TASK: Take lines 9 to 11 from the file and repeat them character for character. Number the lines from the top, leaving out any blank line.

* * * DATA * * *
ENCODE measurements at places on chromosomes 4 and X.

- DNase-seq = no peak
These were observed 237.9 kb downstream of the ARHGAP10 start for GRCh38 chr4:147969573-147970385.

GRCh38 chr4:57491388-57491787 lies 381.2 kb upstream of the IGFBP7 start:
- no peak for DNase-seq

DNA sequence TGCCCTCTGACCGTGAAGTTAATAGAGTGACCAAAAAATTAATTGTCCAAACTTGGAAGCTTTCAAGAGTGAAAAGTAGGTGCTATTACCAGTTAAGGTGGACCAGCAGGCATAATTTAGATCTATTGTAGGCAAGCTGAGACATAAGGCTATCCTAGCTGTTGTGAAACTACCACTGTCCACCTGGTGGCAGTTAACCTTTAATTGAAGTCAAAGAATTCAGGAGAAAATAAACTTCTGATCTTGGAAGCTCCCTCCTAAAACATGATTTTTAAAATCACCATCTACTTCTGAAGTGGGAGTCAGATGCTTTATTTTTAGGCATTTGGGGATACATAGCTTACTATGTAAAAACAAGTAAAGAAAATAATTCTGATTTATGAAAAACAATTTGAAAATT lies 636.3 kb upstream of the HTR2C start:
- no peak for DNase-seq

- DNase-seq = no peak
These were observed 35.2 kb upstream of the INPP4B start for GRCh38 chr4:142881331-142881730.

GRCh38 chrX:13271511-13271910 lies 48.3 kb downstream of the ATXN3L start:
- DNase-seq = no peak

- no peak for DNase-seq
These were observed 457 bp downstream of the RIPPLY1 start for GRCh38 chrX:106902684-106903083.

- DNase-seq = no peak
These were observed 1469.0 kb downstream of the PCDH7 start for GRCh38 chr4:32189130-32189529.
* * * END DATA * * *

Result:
These were observed 35.2 kb upstream of the INPP4B start for GRCh38 chr4:142881331-142881730.

GRCh38 chrX:13271511-13271910 lies 48.3 kb downstream of the ATXN3L start:
- DNase-seq = no peak